"Snapshots from IIM
- by Prashant Dinodia *
I am in second year now. Its amazing how all of a sudden you
are expected to know and explain things that you yourself were trying to know
just a few months back. You come back from summers, and - 'poof' - its like
sudden promotion. You are a 'senior', with electives, with spare time, and with
all the gyan. And the worst part is that you have to live up to it.
Unfortunately, you have a sham in form of summers. Really,
most summers are nothing more than a joke. For me, I was picked up by a reputed
bank for a 'finance summers', and was even given the option to choose my
department. And like any wise kid, I choose 'treasury', yes - the happening
place where all the money is managed. But to my agony, I found myself doing an
IT project with unclear deliverables and dubious goal. And to demonstrate the
skills of the HR department of the bank, they had formed a team of four, from
four IIMs, of which three (including me) were commerce graduates and the fourth
(poor guy), a chemical engineer. And I need not narrate the rest of the story,
for its useless, like the whole concept of summer training.
You go for summers and find that actually age-old theories of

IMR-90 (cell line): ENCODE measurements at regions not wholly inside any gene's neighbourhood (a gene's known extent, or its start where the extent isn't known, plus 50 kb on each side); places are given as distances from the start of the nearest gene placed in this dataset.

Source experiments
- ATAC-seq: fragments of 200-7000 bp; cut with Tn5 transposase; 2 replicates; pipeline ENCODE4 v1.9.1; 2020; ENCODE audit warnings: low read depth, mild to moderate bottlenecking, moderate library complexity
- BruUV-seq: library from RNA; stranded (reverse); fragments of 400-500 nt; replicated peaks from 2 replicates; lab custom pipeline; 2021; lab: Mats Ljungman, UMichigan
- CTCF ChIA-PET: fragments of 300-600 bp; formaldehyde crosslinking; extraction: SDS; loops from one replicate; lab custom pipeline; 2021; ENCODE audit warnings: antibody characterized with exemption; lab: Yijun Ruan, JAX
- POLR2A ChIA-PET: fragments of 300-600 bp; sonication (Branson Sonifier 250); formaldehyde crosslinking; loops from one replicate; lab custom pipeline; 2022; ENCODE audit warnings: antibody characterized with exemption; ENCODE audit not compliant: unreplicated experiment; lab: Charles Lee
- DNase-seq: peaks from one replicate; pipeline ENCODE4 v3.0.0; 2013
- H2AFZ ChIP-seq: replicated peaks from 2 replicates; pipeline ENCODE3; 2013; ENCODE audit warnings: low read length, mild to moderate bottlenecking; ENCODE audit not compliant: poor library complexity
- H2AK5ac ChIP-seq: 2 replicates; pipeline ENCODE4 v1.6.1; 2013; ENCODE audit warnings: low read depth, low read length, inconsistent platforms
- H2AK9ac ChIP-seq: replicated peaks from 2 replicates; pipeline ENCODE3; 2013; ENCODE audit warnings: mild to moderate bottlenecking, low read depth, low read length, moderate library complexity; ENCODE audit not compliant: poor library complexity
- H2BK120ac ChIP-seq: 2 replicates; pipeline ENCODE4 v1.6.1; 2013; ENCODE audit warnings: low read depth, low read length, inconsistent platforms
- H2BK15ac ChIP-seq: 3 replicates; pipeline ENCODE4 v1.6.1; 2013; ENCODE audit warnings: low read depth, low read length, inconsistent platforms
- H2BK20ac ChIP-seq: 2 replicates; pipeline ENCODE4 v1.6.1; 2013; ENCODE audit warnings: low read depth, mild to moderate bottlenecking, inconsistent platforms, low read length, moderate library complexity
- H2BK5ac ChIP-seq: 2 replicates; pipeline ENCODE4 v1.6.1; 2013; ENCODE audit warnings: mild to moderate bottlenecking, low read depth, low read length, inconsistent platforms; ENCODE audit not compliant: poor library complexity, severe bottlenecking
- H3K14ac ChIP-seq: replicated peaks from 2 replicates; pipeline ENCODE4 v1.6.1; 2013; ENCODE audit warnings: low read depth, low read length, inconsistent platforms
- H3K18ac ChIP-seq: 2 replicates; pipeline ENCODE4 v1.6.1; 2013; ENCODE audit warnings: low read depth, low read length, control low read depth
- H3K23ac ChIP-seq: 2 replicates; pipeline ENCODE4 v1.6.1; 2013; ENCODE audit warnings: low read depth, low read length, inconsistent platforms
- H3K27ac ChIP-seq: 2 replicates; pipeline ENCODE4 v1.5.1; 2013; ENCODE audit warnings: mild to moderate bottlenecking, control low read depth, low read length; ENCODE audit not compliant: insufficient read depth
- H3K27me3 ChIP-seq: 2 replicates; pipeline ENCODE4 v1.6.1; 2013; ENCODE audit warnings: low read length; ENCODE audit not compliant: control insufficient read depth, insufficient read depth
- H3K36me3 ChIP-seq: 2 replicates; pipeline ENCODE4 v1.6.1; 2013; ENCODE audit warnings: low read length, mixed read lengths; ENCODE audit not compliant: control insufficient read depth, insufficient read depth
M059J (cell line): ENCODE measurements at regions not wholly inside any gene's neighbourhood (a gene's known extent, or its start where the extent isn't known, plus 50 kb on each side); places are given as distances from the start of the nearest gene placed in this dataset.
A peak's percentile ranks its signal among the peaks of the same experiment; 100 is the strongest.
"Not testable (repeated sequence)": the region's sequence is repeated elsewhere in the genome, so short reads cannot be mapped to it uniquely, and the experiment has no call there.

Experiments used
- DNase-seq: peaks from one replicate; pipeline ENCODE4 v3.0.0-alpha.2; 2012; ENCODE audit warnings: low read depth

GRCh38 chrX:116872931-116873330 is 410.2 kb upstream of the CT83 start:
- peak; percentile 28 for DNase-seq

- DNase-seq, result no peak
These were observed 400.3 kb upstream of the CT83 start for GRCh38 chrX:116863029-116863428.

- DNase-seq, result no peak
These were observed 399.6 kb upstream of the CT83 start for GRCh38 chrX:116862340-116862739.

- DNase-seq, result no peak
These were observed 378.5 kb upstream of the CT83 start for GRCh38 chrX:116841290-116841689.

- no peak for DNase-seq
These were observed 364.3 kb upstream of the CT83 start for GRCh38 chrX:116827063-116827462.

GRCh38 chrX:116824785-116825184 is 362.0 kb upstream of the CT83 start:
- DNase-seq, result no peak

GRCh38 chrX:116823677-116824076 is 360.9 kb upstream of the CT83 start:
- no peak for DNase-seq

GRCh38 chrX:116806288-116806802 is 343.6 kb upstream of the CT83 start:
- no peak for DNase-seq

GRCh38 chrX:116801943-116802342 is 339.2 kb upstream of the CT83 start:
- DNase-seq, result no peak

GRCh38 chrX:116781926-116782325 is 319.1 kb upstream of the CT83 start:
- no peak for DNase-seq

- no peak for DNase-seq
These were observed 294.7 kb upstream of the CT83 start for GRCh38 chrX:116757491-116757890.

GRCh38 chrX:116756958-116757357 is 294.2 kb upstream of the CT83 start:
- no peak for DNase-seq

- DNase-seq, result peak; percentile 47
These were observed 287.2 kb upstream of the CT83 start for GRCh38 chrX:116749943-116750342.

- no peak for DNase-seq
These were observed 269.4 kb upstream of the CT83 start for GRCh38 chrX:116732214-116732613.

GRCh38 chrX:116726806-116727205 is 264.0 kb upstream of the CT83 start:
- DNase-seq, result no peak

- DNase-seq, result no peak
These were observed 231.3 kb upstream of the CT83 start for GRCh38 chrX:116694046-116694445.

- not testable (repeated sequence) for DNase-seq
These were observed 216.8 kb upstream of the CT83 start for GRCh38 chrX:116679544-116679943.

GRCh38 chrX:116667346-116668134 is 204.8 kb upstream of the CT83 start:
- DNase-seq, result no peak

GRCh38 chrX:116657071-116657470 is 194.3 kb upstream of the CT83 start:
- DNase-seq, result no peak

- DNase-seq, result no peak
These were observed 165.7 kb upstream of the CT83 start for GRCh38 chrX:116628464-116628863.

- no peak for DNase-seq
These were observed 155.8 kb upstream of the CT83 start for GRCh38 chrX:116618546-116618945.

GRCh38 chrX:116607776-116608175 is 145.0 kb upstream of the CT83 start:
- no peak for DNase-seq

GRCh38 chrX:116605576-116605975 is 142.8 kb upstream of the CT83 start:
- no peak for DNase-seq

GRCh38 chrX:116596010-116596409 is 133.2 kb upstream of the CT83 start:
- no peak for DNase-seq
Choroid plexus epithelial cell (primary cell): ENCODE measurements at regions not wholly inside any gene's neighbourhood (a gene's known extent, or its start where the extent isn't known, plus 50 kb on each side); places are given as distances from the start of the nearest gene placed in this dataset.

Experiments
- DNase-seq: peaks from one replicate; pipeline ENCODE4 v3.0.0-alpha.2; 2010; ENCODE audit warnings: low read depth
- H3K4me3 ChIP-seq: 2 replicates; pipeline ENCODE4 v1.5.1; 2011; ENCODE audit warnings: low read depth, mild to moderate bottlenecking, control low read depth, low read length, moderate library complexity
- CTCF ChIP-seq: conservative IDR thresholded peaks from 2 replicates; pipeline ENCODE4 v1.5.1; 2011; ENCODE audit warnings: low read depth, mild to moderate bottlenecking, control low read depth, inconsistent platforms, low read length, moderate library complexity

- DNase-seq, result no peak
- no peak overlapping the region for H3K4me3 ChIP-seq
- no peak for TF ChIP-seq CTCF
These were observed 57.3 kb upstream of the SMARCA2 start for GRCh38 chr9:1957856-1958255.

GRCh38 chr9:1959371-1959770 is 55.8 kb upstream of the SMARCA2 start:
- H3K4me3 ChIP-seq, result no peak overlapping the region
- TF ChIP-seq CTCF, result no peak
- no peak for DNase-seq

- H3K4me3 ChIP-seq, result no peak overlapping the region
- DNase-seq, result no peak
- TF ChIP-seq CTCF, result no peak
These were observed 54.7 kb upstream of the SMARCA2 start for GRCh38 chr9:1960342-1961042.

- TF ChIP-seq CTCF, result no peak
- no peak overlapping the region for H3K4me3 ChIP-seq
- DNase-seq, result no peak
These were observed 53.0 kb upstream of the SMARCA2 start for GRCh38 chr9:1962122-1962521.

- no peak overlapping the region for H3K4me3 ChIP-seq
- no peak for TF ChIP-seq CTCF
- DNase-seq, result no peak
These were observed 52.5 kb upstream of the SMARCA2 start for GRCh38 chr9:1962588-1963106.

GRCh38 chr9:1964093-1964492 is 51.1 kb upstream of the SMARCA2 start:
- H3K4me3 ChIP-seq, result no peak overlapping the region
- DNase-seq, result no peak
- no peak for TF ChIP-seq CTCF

Parkinson and Peter make more sense than the so-called 'modern' concepts of
strategic HRM. You find that people are busy beating the rule of 'there's no
free lunch', both figuratively and also literally. You find that the
compensation continues to be the hygiene as well as the motivating factor behind
keeping the employees motivated, or should I say preventing them from 'hopping'.
End of it, you find Dilbertism more practical than Gilbrethism.
But anyways, the CV for my final placement will say great
things about my summers with words like 'value addition', 'learning experience',
'exposure', 'hands on training', etc., spewed liberally. And if the company goes
on to give me a PPO/PPI, the above things were not based on my summers at all,
but on what I learnt from my poor batchmates about their summers. My summers was
just perfect, and I already felt a part of the organization during the summers.
Back on campus, you have your portfolio of electives,
diversified across various disciplines and supposedly hedged against vagaries in
type of companies finally turning up for placements. This time you cannot blame
others for your miserable life because you choose it yourself. Grades don't
matter anymore, but who knows they may just consider the grades for something or
the other. After all the maxim still holds - 'grades don't matter, CGPA does'.
The juniors look up to us for gyan and guidance. I think its
only when they will become 'seniors' that they will realize the irony and our
plight. All of a sudden you feel proud when you see the juniors slog, and the
usual comment, 'Ah! You guys have it easy. You should have seen us slog. Man! It
was hell'. It's another thing that the above statement is made more to inflate
our own vain pride than to comfort the junior.
End of it, things have slowed down. Somehow you know that the
first year is gone. The 'chalta hai' has crept in. A few more months, and that's
it. But really 'that's it'? Hell no! That is where it begins. So would I like to